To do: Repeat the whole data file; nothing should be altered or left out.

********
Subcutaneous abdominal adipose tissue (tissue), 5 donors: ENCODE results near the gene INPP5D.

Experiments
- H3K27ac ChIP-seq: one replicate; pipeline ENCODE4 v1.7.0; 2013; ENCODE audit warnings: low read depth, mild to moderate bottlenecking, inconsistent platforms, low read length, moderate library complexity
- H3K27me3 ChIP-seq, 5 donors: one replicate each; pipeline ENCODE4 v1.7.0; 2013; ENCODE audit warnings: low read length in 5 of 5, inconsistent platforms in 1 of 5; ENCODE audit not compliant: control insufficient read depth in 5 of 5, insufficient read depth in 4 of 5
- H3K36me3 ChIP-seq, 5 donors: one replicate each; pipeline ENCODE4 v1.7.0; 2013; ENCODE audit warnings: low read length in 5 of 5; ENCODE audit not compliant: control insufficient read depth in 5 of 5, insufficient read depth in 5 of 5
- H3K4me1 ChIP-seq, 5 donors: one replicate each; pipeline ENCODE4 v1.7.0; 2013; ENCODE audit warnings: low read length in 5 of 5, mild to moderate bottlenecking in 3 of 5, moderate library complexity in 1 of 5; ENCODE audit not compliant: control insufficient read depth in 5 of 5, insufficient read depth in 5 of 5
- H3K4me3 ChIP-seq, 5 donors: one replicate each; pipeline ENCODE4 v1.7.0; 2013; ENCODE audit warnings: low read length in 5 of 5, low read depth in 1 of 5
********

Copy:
Subcutaneous abdominal adipose tissue (tissue), 5 donors: ENCODE results near the gene INPP5D.

Experiments
- H3K27ac ChIP-seq: one replicate; pipeline ENCODE4 v1.7.0; 2013; ENCODE audit warnings: low read depth, mild to moderate bottlenecking, inconsistent platforms, low read length, moderate library complexity
- H3K27me3 ChIP-seq, 5 donors: one replicate each; pipeline ENCODE4 v1.7.0; 2013; ENCODE audit warnings: low read length in 5 of 5, inconsistent platforms in 1 of 5; ENCODE audit not compliant: control insufficient read depth in 5 of 5, insufficient read depth in 4 of 5
- H3K36me3 ChIP-seq, 5 donors: one replicate each; pipeline ENCODE4 v1.7.0; 2013; ENCODE audit warnings: low read length in 5 of 5; ENCODE audit not compliant: control insufficient read depth in 5 of 5, insufficient read depth in 5 of 5
- H3K4me1 ChIP-seq, 5 donors: one replicate each; pipeline ENCODE4 v1.7.0; 2013; ENCODE audit warnings: low read length in 5 of 5, mild to moderate bottlenecking in 3 of 5, moderate library complexity in 1 of 5; ENCODE audit not compliant: control insufficient read depth in 5 of 5, insufficient read depth in 5 of 5
- H3K4me3 ChIP-seq, 5 donors: one replicate each; pipeline ENCODE4 v1.7.0; 2013; ENCODE audit warnings: low read length in 5 of 5, low read depth in 1 of 5